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During my latest fencing travels, this time to Columbus, Ohio (“Gateway to Cleveland”), I saw a sign for a company I had never heard of before:


It was puzzling, because unlike just about any other sign, billboard, flier, or business card you see today, there was no information on it. No website address. No Twitter account. No Facebook page. Nothing. Just……”LIFE”.

As I walked down the long hallway of the Greater Columbus Convention Center (as opposed to, I suppose, just the Normal one), I would pass sign after sign showing LIFE COACH with a male/female couple portrayed, just like this one:


I noticed a few things in common with all of these placards (and there were quite a few displayed):

  1. The people were all white; indeed, I suspect I’d see more racial diversity at a Klan rally;
  2. There was always a middle-aged man and woman;
  3. The man would always be holding a microphone;
  4. The woman would be standing nearby looking supportive, or at least mildly interested in what was going on around her.

Trust me, all the banners all fit the description. Although in the instance below, it appears the supportive wife has never been troubled by the burden of sentient thought.


As with most new things, this all became quickly fascinating to me, since it appeared many hundreds – – perhaps even thousands – – of true believers had gathered together to see these LIFE mini-celebrities. Even the heralded founder (and his wife!) were promised to attend.


Although, I must say, some of the photos fell short of what I would have expected had I been the production designer for this exhibition. I offer you as Exhibit A the zoomed-in detail of another LIFE COACH which evidently was what they considered the best image of this particular LIFE superstar.


I made a point of walking in front of the hall where they were having their cult-like meeting, and I also tried mingling with the masses to hear what they were saying to one another. I made some furtive attempts to figure out what this company was, but honestly, their presence on the Internet is quite limited, perhaps by design.


In spite of all my snooping, I didn’t learn much. The exhibit hall was set up as a giant speaking engagement, with thousands of people bathed in light which kept changing colors. One time I passed, the entire room was blue. Next time, it was green. Later, it was purple. Perhaps this had a calming effect on those gathered.

As for conversation, just about the only snippet I heard was one fellow telling those around him: “So you’re not a people person? No problem! Lean into it!” I could feel a knot in my stomach. What tripe.

I eventually figured out this company was, not surprisingly, an Amway-type outfit founded by a fellow named Orrin Woodward who evidently – – because it’s repeated over and over and over wherever he has the chance to declare it – – holds the Guinness World Record for the biggest book signing. I suppose if David Koresh had written a book, he might have given Mr. Woodward a run for his money, but there you have it.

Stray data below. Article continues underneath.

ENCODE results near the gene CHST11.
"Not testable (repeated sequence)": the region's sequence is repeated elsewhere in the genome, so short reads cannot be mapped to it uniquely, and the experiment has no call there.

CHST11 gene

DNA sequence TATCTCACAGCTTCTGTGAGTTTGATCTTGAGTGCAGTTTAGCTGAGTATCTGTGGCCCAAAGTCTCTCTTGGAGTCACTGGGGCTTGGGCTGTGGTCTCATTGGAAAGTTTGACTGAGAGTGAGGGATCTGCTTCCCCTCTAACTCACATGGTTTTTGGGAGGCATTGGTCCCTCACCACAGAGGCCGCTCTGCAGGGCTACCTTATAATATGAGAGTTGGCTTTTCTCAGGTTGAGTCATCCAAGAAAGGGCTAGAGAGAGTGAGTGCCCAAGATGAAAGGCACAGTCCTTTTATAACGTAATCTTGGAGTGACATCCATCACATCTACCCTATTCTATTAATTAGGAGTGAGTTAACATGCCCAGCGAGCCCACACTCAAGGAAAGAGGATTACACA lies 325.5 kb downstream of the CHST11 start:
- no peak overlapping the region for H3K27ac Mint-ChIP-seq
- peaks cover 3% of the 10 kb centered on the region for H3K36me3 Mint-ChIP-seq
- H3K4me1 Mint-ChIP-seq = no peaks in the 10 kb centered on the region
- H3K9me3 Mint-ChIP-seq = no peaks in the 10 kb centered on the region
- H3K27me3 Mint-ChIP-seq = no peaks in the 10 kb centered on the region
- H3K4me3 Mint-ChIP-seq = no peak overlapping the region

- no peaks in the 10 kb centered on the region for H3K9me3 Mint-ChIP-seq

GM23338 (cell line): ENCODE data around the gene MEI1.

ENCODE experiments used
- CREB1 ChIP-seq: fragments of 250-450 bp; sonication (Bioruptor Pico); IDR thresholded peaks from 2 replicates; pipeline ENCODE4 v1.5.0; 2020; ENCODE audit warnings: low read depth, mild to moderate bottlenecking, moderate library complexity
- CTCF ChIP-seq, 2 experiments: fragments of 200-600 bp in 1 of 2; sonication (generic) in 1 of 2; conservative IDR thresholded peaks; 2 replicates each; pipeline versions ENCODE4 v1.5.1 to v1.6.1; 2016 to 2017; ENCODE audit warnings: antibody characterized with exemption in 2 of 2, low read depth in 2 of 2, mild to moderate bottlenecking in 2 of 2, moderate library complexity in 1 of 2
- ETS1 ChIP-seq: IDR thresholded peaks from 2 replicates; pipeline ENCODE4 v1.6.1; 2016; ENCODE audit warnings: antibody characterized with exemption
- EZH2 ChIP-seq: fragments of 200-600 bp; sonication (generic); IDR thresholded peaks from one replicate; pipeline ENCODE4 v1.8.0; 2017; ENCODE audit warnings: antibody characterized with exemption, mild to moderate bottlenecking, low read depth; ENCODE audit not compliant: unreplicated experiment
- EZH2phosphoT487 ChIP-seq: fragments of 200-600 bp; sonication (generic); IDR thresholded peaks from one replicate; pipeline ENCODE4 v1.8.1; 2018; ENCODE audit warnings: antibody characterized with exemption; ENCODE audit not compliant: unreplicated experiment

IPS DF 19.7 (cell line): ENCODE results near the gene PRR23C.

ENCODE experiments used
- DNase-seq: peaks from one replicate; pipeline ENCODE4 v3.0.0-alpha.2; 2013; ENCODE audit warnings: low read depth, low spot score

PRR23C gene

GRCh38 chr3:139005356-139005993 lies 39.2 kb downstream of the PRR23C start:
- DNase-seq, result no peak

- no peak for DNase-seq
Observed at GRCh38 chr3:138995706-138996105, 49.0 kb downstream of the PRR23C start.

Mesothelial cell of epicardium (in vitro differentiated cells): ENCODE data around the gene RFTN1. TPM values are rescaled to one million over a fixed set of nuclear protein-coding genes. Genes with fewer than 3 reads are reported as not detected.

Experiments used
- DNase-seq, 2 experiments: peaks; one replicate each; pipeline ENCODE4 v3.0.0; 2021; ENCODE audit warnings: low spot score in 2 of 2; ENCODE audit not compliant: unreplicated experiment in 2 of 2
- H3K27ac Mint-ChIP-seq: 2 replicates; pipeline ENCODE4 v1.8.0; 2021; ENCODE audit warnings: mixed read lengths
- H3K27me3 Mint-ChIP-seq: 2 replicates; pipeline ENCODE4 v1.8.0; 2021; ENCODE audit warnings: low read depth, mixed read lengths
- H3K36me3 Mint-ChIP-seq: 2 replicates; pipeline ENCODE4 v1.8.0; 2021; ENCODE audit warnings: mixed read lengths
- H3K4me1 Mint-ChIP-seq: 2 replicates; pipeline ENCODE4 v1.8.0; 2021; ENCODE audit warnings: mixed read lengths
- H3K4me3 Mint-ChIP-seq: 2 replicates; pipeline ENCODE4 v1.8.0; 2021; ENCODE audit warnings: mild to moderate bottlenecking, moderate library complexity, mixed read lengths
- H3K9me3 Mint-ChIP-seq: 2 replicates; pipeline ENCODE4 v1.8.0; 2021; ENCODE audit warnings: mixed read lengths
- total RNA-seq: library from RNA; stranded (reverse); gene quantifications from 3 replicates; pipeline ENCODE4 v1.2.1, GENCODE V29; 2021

From what I can tell, LIFE is a mash-up of Christian Prosperity Gospel and Selling Things & Subscriptions. It isn’t just crap like soap and toothpaste. It appears to be monthly subscriptions to books, radio programs, and websites that help you live the best life you possibly can. Honest.

Even though LIFE itself seems to hide its web presence, it’s easy enough to find Mr. Woodward’s Twitter account, which is chock-full of bromides and passing notions.


And I was, at last, able to find their website. The graphic, front and center, is a trio of glad-handers, all eager for you to join LIFE, start paying in your monthly fee, and partake of the sweet, sweet commissions you can earn. From the little research I’ve done, they pay something like a 50% royalty on sales, plus up to another 15% of the sales of whatever “team members” you can recruit. With such gargantuan margins, you can imagine the cost of goods sold of whatever it is they’re actually selling is going to be.


Besides subscriptions to feel-good books, better-yourself radio broadcasts, and be-your-best websites, they also sell physical things, like toothpaste, hygiene products, and Mighty Muscadine, whose contents and purpose I shall leave to your collective imagination.


I can’t help but feel a little sorry for the thousands of people I saw scrumming around here for this event. Again, I did a little research, and I read 43% of those who sign up make next to nothing, and about half the new signups quit within the first year, so the churn is quite high.

Amway, Nutrisystem, LIFE, and the countless other MLM type firms out there clearly are filling some kind of psychic need and financial desperation. It was interesting, and actually intriguing, to stroll around among these folks and sort of soak up what was going on.

These people are so hungry for answers. I think they’re looking in the wrong place.